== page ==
Employer-Facilitated Retirement Savings


People are more likely to save when saving occurs automatically through mechanisms such as payroll deductions. Only about half of U.S. workers have access to an employer-sponsored retirement plan. Even fewer workers from groups that are discriminated against have such access. Some proposals to increase the proportion of workers who would be able to use payroll deduction would require employers to facilitate workers’ retirement savings. In contrast to their extensive role when sponsoring a retirement plan, employers would act instead simply as a conduit for the funds. As a result, participation and savings rates could increase substantially without burdening employers. Proposals for these retirement savings vehicles include the following. 

Automatic individual retirement accounts (Auto IRAs): the experience with auto-enrollment in some 401(k) plans has shown that requiring people to opt out, rather than opt in, can boost enrollment rates tremendously. The Auto IRA builds on this finding by extending the automatic enrollment mechanisms to individuals whose employers do not offer any savings plan. One leading proposal would require an employer to offer Auto IRAs if it meets three conditions: It has more than ten workers, has been in operation for at least one to two years, and has not yet sponsored a retirement plan for its employees. 

Auto IRAs would not require any employer contribution. Employers would not be responsible or liable for investment decisions provided the employer did not select the investment options. They would receive a temporary tax credit for each employee who participates to offset the employers’ cost of allowing workers to use its payroll system to save for retirement. 

Multiple employer plans (MEPs): MEPs are essentially a group 401(k) plans with simplified regulatory requirements for employers. They are also known as pooled employer plans. They allow unaffiliated employers to join together to offer a plan at a significantly lower cost than if each employer has its own 401(k). The Setting Every Community Up for Retirement Enhancement (SECURE) Act of 2019 enabled the creation of MEPs, with regulations going into effect in January 2021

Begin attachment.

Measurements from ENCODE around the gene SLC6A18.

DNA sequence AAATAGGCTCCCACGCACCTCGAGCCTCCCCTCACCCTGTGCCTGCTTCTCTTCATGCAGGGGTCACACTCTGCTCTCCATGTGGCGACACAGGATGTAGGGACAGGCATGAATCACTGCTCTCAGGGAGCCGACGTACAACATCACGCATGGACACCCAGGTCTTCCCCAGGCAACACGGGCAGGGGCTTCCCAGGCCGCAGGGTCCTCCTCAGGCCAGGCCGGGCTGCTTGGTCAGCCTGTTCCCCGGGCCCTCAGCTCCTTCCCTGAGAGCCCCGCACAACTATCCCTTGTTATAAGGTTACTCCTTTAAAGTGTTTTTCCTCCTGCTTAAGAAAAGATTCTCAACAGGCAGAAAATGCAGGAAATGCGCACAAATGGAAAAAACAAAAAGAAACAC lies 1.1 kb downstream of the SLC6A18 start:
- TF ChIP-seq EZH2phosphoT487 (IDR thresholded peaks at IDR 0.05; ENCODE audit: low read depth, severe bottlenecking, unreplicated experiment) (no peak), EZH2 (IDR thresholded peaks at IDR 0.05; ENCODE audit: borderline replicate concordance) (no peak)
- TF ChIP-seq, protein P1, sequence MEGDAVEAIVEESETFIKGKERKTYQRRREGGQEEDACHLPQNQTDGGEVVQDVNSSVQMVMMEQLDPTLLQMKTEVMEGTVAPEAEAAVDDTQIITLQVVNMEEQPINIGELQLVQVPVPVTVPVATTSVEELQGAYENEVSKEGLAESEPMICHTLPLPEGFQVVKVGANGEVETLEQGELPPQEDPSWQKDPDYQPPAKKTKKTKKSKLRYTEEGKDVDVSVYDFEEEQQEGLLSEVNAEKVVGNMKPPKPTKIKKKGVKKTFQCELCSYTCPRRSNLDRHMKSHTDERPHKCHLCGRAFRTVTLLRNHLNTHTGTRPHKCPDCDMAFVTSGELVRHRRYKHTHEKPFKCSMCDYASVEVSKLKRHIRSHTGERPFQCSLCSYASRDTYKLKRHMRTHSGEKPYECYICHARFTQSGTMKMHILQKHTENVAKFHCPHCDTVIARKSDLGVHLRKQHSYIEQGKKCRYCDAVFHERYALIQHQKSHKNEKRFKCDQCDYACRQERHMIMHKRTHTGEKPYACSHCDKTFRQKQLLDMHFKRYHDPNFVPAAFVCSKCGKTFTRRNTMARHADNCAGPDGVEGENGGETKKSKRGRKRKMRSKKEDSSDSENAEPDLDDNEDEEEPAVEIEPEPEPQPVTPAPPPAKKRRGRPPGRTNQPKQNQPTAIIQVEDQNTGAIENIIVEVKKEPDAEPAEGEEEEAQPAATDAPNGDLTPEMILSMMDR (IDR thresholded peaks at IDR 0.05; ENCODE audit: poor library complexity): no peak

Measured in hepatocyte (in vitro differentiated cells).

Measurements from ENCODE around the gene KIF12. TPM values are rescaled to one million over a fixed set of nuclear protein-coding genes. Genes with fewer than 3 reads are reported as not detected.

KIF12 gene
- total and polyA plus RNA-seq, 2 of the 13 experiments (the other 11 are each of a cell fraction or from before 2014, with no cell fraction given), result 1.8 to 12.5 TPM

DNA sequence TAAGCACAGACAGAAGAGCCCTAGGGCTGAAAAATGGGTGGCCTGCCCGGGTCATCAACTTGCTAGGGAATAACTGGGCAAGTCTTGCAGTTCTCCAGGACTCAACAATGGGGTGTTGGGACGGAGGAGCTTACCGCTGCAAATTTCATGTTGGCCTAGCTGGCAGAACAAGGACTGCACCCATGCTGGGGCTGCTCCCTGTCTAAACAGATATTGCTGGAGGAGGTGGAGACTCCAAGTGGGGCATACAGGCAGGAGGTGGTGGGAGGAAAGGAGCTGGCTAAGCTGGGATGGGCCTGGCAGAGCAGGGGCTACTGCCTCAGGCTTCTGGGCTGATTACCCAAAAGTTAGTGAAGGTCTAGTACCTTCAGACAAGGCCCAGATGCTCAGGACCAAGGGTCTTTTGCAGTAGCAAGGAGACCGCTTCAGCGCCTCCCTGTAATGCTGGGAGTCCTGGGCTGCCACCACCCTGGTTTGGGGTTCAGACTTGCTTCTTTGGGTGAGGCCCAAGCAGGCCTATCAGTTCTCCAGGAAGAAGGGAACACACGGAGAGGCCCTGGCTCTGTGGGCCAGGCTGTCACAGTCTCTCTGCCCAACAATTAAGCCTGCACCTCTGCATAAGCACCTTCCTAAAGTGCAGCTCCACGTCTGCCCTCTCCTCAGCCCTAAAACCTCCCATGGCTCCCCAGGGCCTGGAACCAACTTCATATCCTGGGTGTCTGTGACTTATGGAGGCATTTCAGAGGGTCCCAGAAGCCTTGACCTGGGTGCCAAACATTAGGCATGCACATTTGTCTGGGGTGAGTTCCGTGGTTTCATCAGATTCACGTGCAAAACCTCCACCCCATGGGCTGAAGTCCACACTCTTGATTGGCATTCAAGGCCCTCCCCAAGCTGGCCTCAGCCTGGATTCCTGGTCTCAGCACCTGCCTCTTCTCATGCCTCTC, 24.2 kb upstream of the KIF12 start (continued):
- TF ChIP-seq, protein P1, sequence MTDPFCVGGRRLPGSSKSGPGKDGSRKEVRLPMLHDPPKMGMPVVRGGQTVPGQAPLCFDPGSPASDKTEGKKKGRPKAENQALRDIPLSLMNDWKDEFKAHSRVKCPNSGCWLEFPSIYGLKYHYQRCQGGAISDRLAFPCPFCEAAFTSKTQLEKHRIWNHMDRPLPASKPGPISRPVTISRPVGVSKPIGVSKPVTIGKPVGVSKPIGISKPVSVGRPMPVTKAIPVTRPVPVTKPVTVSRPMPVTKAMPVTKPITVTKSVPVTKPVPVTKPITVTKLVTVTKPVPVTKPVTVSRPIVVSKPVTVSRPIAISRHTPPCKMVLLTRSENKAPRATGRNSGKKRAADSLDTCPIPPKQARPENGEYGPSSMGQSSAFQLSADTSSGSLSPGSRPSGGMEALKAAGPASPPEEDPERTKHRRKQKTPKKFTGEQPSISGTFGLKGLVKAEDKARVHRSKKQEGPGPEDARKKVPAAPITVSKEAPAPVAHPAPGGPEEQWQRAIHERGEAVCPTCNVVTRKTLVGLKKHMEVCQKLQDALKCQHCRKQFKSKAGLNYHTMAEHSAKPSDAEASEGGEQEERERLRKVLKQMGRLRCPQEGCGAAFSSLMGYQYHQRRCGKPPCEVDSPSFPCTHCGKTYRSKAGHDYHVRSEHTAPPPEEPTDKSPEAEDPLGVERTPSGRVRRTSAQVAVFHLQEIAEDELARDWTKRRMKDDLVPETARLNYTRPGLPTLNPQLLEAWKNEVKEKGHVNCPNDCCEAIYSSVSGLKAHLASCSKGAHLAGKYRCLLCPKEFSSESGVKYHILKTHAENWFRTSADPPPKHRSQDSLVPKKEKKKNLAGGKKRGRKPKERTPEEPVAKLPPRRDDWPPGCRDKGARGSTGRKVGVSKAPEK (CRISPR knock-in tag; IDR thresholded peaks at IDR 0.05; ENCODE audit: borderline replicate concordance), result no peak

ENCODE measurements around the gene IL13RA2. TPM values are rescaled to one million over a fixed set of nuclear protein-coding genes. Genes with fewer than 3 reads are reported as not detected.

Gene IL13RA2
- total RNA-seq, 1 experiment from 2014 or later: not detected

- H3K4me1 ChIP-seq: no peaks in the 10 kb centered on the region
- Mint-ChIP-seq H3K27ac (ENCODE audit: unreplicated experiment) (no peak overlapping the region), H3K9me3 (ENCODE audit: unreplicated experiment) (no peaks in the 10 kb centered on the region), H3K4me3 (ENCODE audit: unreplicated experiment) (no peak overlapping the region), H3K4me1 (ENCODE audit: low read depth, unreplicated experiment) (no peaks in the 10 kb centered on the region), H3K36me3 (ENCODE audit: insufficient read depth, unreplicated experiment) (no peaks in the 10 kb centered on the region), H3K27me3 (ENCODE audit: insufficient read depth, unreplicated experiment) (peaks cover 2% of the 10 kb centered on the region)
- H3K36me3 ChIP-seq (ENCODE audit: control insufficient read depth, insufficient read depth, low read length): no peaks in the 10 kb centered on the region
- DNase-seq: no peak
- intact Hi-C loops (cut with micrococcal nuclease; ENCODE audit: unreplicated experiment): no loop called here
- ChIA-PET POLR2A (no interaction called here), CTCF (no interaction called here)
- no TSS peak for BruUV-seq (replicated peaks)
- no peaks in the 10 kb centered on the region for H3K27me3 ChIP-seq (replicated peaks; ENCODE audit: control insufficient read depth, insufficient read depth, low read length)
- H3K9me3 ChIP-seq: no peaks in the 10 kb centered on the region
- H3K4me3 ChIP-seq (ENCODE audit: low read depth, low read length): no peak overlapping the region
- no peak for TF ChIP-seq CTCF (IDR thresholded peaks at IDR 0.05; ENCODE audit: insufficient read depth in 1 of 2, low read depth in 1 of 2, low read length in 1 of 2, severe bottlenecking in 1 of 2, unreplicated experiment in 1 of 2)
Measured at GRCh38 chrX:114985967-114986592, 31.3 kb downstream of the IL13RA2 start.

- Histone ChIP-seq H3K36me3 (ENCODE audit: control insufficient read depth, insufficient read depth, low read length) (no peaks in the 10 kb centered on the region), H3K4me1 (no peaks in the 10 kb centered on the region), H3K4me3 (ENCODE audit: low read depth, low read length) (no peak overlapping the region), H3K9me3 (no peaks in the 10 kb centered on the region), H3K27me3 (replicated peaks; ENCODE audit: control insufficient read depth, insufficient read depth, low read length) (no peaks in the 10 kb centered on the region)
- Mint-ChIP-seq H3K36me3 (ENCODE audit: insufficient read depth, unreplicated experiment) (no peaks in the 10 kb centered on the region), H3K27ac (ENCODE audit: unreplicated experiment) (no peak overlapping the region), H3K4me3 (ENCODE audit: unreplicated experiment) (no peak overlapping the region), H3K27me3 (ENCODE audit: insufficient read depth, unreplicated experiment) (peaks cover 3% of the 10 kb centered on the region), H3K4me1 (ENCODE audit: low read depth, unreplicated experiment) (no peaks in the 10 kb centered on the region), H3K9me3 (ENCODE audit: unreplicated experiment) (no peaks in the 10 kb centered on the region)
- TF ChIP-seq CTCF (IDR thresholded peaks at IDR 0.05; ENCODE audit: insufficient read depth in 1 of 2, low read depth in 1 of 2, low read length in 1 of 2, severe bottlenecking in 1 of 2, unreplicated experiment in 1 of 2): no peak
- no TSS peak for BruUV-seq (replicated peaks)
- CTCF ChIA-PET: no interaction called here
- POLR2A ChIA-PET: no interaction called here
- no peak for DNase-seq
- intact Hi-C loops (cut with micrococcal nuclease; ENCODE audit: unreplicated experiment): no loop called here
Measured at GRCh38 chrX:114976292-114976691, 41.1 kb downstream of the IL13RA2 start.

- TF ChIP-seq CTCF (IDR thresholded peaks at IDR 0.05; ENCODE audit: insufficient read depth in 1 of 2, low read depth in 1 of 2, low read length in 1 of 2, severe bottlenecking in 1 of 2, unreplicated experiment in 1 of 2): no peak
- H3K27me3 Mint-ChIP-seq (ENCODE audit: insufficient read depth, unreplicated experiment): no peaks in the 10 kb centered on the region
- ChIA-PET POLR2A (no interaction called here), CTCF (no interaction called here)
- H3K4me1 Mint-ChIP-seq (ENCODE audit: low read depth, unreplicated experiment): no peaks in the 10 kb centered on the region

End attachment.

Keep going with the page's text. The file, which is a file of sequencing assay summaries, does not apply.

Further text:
Work and Save plans: Several states have established programs intended to increase the proportion of employees who can save for retirement through payroll deductions at work. So-called Work and Save plans can take a variety of forms. One example is the Secure Choice plan offered by some states that are similar to the Auto IRA. Other states have established 401(k)-like MEPs or marketplaces where small businesses can select a plan from a variety of pre-screened options. 

Supplemental accounts: The federal government could provide a universally available retirement savings plan for workers whose employers do not already provide a savings mechanism. Such accounts could also be offered to people who are self-employed. Similar plans could also allow people to save so that they could delay taking their Social Security benefits or to supplement their benefits. These are known as supplemental accounts because they operate in addition to Social Security. These plans could be structured to offer a limited number of investment options in order to reduce costs. The need for such a plan would undoubtedly depend on the eventual popularity and coverage of other types of savings plans. 



Increasing retirement savings options

Policymakers should encourage measures to increase individuals’ ability to save for retirement. Such savings should be in addition to, not instead of, the guaranteed benefits provided by Social Security. 

Automatic individual retirement accounts (Auto IRAs)

Congress should pass legislation establishing an Auto IRA and resolve the technical issues that will allow this vehicle to realize its full potential. 

Work and Save plans and universal 401(k)s

States should establish state-facilitated savings arrangements that will increase employee participation in retirement plans. Where possible, plans should use features such as automatic enrollment and payroll deduction, low-cost diversified default investments, adequate default contribution levels, automatic escalation of contributions, and periodic or guaranteed lifetime income payments. 

Supplemental accounts

Policymakers should create and expand supplemental individual retirement savings accounts that would enable workers to accumulate retirement savings in addition to Social Security’s guaranteed benefits. Either public or private entities could sponsor the accounts. All workers should be able to participate voluntarily through payroll deductions that employers would be required to honor. 

Supplemental individual retirement savings accounts should include strong spousal protections, including for surviving and divorced spouses. These protections should mirror, as much as possible, the spousal protections for Social Security and traditional defined benefit pensions.